Basil Honegger, University of Zürich
Imp-L2, a putative homolog of vertebrate IGF-binding protein 7, counteracts insulin signaling in Drosophila and is essential for starvation resistance
Honegger B, Galic M, Köhler K, Wittwer F, Brogiolo W, Hafen E, Stocker H
Journal of Biology 2008, 7:10 (15 April 2008)
Basil Honegger, PhD
I was born (1977) and raised in Zürich Switzerland where I started my Biology study in 1997. I completed the study in June 2002 with a diploma thesis in Ernst Hafens lab already about Imp-L2. In september 2002 I started the PhD in Ernst’s lab. I finished the PhD in 2006. After the PhD thesis I changed from research to science journalism. Since November 2006 I’m working for the Swiss television first in a science and now in a medical broadcast. My scientific interests are rather broad. Since I’m working in journalism I’m much more in contact with different topics. The latest, which I found really interesting were tissue engineering of heart valves and intestinal bacteria and their influence on the immune system. My hobbies are scuba diving, floorhockey and hiking.
Weiqi Yan and Guomin Xiao, Zhejiang University
Improved outcomes from the administration of progesterone for patients with acute severe traumatic brain injury: a randomized controlled trial
Xiao G, Wei J, Yan W, Wang W, Lu Z
Critical Care 2008, 12:R61 (30 April 2008)
Weiqi Yan, MD, PhD
Dr. Yan joined Medical College, Zhejiang University of China from Canada as a Professor in 2004 and worked in the Centre for Clinical Research at The Second Affiliated Hospital as Director and Senior Clinician since 2005. Professor Yan is involved in a number of clinical studies aimed at development of new therapy on CNS & neurological disorders and cancer using drug target, stem cell and nanotechnology. His research interests also include early detection and intervention in populations for certain sarcoma and arthritis. Professor Yan’s personal hobbies are playing flute and volleyball.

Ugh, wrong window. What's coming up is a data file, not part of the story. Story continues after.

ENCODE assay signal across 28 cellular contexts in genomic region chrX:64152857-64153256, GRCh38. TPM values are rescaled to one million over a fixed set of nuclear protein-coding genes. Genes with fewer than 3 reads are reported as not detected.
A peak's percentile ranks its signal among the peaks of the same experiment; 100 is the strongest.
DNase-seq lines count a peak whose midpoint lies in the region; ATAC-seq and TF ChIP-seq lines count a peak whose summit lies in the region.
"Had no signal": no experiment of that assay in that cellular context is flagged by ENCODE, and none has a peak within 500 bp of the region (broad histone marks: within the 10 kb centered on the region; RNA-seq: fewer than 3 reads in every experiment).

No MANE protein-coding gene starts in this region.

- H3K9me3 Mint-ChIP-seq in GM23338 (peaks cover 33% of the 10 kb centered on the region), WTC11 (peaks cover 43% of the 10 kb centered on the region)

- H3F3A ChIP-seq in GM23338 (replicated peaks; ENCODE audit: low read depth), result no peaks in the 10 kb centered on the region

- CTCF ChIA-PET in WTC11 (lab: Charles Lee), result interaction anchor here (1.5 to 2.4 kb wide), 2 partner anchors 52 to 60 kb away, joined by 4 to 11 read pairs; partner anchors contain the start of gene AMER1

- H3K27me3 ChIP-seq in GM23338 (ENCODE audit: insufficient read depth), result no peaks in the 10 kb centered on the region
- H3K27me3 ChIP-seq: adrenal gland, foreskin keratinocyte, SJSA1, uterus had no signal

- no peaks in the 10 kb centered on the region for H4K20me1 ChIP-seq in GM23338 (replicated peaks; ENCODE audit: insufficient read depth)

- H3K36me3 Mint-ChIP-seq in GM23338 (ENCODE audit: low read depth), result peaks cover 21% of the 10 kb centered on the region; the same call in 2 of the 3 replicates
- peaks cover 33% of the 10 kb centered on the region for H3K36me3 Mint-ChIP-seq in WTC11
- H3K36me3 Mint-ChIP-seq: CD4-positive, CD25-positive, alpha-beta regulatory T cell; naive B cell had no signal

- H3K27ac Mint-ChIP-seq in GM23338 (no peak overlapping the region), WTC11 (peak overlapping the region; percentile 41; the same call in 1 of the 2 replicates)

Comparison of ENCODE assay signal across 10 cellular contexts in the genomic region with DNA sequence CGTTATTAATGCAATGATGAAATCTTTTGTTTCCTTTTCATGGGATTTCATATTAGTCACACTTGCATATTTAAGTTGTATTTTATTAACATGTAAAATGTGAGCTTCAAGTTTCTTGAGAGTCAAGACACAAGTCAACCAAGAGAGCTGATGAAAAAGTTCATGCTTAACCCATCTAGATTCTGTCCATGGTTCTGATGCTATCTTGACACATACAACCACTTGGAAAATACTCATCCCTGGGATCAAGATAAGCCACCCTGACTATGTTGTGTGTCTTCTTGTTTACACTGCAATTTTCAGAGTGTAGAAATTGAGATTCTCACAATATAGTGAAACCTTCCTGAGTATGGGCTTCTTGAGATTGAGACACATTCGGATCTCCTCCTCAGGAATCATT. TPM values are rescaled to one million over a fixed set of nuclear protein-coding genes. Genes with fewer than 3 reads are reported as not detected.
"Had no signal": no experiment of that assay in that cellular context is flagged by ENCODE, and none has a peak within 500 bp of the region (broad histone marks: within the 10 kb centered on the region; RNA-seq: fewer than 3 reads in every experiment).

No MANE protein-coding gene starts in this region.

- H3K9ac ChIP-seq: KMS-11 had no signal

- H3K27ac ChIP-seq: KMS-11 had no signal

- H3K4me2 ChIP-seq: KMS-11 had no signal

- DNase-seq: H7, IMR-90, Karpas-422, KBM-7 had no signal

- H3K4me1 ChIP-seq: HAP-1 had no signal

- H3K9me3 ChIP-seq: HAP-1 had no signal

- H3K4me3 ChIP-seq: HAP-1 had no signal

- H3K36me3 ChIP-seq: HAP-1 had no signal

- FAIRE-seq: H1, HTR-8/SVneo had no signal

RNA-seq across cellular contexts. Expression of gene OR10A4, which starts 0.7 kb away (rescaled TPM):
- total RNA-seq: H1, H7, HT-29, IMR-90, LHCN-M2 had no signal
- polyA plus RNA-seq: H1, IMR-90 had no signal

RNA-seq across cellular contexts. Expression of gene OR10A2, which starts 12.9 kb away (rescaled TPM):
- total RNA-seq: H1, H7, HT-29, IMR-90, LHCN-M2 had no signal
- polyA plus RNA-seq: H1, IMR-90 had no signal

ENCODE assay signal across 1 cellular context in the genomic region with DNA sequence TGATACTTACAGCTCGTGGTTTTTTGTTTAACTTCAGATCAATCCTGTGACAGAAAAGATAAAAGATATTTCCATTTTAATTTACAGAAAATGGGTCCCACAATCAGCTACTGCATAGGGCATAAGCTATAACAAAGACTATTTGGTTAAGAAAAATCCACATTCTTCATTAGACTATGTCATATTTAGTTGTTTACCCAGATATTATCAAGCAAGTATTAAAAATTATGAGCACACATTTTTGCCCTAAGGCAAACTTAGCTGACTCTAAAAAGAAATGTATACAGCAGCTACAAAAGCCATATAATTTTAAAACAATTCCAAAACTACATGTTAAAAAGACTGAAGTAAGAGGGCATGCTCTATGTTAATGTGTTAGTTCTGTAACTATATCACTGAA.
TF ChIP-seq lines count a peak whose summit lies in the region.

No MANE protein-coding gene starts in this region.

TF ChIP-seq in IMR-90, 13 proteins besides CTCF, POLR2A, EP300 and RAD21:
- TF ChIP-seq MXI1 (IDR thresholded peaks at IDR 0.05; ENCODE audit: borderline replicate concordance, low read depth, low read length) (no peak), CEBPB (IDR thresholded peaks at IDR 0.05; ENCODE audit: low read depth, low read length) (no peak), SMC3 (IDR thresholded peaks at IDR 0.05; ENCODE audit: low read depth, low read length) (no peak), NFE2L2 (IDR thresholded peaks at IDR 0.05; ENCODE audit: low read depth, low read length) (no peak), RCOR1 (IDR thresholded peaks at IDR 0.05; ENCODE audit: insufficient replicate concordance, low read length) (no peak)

Case Report of the Year
Derek Rajakumar, University of Saskatchewan
Mycobacterium tuberculosis monoarthritis in a child
Rajakumar D, Rosenberg AM
Pediatric Rheumatology 2008, 6:15 (18 September 2008)
Dr Derek Rajakumar
Dr. Derek Rajakumar graduated from the University of Saskatchewan with a Bachelor and Science Honours degree in Biochemistry in 2002. He then went on to obtain his MD at this institution in 2007, and is currently in his second year of post graduate training in pediatrics in Saskatoon, Saskatchewan.
Editor of the Year
Chris Arme, Parasites & Vectors
Chris Arme is a parasitologist whose research interests are in the physiology of tapeworms, with particular emphasis on their nutrition and how these parasites interact with the physiological systems of their hosts. Since his doctoral studies at Leeds University he has maintained a special interest in the tapeworm, Ligula intestinalis, and its interactions with the reproductive systems of its fish host. In recognition of this work he was awarded a DSc from Keele University and a DSc honoris causa from the Slovak Academy of Sciences in Bratislava. He is a Past-President of the British Society for Parasitology and was an Editor of Parasitology for 19 years. He is now Editor-in-Chief of the online open access journal Parasites & Vectors.
Open Access Institute of the Year
University of Nottingham
The University of Nottingham is ranked in the UK’s Top 10 and the World’s Top 100 universities by the Shanghai Jiao Tong (SJTU) and Times Higher (THE) World University Rankings. More than 90 per cent of research at The University of Nottingham is of international quality, according to RAE 2008, with almost 60 per cent of all research defined as ‘world-leading’ or ‘internationally excellent’. Research Fortnight’s analysis of RAE 2008 ranks the University 7th in the UK by research power. In 27 subject areas, the University features in the UK Top Ten, with 14 of those in the Top Five.
The University provides innovative and top quality teaching, undertakes world-changing research, and attracts talented staff and students from 150 nations. Described by The Times as Britain’s “only truly global university”, it has invested continuously in award-winning campuses in the United Kingdom, China and Malaysia. Twice since 2003 its research and teaching academics have won Nobel Prizes. The University has won the Queen’s Award for Enterprise in both 2006 (International Trade) and 2007 (Innovation – School of Pharmacy), and was named ‘Entrepreneurial University of the Year’ at the Times Higher Education Awards 2008.
Nottingham has pioneered open access developments in the UK in particular and Europe in general. It was the first UK institution to set up a pilot OAI-compliant institutional repository for research outputs in 2001. It was also the first UK institution, more recently, to introduce a central open-access publication fund to enable its authors to pay OA publication fees. Since 2003, it has hosted the SHERPA initiative, a cluster of projects and services focusing on OA repository development. Well-known services such as RoMEO and OpenDOAR are run out of the SHERPA offices at Nottingham. Nottingham has recently further strengthened its work in the area of OA by setting up the new Centre for Research Communications, which will act as a focus for R&D on a wide range of OA-related issues.”